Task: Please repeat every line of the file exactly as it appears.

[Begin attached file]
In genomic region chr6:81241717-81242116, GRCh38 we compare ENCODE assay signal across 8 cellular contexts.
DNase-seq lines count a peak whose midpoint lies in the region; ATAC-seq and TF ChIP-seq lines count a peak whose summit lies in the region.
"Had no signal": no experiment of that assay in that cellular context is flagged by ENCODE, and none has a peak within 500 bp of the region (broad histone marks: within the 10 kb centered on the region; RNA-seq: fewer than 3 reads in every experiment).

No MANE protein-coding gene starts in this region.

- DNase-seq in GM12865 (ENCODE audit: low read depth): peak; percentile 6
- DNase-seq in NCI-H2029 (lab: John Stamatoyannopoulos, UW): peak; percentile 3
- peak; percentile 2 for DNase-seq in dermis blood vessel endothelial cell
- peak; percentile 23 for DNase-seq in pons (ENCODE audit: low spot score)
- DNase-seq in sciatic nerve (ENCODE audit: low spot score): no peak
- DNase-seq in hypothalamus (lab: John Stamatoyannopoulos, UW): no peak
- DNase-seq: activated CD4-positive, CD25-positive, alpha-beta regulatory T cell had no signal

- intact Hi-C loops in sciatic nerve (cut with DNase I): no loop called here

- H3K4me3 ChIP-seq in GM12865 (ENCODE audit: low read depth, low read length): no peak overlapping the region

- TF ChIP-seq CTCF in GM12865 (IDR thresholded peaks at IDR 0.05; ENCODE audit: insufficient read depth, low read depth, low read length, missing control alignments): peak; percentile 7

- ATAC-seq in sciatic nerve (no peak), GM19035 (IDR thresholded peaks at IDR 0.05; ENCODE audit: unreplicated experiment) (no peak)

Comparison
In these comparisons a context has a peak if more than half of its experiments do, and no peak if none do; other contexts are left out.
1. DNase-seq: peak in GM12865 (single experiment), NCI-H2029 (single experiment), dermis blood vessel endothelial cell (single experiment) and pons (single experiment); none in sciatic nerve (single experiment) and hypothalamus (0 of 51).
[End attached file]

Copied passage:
In genomic region chr6:81241717-81242116, GRCh38 we compare ENCODE assay signal across 8 cellular contexts.
DNase-seq lines count a peak whose midpoint lies in the region; ATAC-seq and TF ChIP-seq lines count a peak whose summit lies in the region.
"Had no signal": no experiment of that assay in that cellular context is flagged by ENCODE, and none has a peak within 500 bp of the region (broad histone marks: within the 10 kb centered on the region; RNA-seq: fewer than 3 reads in every experiment).

No MANE protein-coding gene starts in this region.

- DNase-seq in GM12865 (ENCODE audit: low read depth): peak; percentile 6
- DNase-seq in NCI-H2029 (lab: John Stamatoyannopoulos, UW): peak; percentile 3
- peak; percentile 2 for DNase-seq in dermis blood vessel endothelial cell
- peak; percentile 23 for DNase-seq in pons (ENCODE audit: low spot score)
- DNase-seq in sciatic nerve (ENCODE audit: low spot score): no peak
- DNase-seq in hypothalamus (lab: John Stamatoyannopoulos, UW): no peak
- DNase-seq: activated CD4-positive, CD25-positive, alpha-beta regulatory T cell had no signal

- intact Hi-C loops in sciatic nerve (cut with DNase I): no loop called here

- H3K4me3 ChIP-seq in GM12865 (ENCODE audit: low read depth, low read length): no peak overlapping the region

- TF ChIP-seq CTCF in GM12865 (IDR thresholded peaks at IDR 0.05; ENCODE audit: insufficient read depth, low read depth, low read length, missing control alignments): peak; percentile 7

- ATAC-seq in sciatic nerve (no peak), GM19035 (IDR thresholded peaks at IDR 0.05; ENCODE audit: unreplicated experiment) (no peak)

Comparison
In these comparisons a context has a peak if more than half of its experiments do, and no peak if none do; other contexts are left out.
1. DNase-seq: peak in GM12865 (single experiment), NCI-H2029 (single experiment), dermis blood vessel endothelial cell (single experiment) and pons (single experiment); none in sciatic nerve (single experiment) and hypothalamus (0 of 51).